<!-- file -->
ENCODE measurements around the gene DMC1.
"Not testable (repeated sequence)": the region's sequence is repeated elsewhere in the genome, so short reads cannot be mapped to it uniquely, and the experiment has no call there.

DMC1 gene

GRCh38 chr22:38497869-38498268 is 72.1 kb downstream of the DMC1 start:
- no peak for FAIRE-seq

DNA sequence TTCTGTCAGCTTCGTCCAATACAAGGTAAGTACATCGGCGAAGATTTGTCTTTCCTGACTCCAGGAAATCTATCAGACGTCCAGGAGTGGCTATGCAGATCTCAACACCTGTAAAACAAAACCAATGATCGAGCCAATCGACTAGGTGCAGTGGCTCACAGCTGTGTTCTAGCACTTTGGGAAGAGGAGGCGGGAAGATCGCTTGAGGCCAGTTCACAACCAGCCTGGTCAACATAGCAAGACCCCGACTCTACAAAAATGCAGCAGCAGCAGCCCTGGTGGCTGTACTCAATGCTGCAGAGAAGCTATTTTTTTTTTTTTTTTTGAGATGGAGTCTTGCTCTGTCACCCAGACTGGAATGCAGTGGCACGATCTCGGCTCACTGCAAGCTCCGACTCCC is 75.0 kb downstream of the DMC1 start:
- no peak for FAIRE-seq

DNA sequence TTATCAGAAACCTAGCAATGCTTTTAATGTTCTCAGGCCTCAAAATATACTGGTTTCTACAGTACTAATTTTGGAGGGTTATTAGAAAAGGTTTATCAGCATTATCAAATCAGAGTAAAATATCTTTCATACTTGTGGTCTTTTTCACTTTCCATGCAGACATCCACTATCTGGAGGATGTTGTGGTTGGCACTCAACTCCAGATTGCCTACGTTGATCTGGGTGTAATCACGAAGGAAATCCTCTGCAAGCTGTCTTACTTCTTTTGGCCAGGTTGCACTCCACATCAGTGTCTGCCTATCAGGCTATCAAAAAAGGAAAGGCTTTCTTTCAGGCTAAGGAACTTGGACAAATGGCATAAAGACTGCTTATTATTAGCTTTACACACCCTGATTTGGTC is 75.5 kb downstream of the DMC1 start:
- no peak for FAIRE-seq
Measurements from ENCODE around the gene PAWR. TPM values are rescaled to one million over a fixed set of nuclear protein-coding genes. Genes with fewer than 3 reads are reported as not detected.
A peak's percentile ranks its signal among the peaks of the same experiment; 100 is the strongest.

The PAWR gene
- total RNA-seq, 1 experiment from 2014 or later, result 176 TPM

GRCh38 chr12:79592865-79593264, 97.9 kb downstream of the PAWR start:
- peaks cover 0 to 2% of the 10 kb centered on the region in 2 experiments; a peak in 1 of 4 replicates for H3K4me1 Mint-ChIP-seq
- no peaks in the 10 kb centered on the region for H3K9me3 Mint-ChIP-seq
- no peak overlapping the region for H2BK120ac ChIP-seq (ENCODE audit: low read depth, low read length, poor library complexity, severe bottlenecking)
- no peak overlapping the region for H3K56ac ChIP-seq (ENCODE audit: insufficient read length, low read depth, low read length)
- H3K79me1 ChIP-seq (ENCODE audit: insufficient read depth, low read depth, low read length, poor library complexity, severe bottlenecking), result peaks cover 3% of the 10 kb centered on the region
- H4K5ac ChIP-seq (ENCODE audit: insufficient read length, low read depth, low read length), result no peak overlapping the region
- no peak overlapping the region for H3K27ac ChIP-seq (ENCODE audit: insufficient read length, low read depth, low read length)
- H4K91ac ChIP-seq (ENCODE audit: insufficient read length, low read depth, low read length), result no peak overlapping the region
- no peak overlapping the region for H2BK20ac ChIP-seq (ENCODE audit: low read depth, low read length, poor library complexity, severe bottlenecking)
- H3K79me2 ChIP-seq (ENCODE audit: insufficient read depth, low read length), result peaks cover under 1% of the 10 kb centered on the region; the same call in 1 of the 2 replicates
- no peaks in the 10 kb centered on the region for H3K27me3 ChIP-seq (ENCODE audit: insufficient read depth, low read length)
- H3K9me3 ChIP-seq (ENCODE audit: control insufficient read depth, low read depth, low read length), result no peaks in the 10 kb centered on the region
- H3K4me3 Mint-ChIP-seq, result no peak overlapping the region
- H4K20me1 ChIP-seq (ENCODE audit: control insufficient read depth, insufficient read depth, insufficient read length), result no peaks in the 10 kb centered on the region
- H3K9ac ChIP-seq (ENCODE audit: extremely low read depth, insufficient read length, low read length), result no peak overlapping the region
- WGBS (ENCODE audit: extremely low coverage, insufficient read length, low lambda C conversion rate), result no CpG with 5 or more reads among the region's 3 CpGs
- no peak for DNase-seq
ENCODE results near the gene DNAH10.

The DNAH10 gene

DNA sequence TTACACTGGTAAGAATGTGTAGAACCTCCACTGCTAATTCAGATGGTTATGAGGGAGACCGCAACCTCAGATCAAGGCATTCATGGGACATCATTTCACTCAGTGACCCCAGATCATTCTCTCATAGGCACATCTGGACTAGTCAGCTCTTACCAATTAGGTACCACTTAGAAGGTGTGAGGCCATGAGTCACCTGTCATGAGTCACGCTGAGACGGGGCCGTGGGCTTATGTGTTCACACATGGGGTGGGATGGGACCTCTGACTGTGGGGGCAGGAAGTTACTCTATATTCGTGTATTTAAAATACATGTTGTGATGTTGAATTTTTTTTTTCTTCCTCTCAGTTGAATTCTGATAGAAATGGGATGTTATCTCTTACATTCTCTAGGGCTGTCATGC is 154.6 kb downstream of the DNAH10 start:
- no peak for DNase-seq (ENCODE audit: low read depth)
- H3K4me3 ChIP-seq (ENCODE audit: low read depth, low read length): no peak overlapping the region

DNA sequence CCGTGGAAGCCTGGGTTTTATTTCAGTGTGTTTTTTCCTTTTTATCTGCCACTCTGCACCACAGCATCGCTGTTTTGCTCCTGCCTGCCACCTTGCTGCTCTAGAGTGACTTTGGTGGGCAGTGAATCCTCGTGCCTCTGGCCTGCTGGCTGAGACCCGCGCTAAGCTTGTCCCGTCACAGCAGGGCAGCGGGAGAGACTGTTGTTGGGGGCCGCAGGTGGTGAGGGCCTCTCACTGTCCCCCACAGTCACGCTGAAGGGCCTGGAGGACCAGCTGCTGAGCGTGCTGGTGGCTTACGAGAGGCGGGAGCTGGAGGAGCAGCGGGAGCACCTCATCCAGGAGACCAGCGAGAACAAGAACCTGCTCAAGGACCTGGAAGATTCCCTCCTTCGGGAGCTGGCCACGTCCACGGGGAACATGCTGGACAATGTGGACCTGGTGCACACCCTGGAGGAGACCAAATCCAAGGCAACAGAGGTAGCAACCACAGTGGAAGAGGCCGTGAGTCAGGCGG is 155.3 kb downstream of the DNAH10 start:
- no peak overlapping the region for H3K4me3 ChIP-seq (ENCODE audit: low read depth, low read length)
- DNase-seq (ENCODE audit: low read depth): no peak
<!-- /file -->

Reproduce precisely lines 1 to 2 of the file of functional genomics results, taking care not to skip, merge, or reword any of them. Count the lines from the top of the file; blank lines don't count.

ENCODE measurements around the gene DMC1.
"Not testable (repeated sequence)": the region's sequence is repeated elsewhere in the genome, so short reads cannot be mapped to it uniquely, and the experiment has no call there.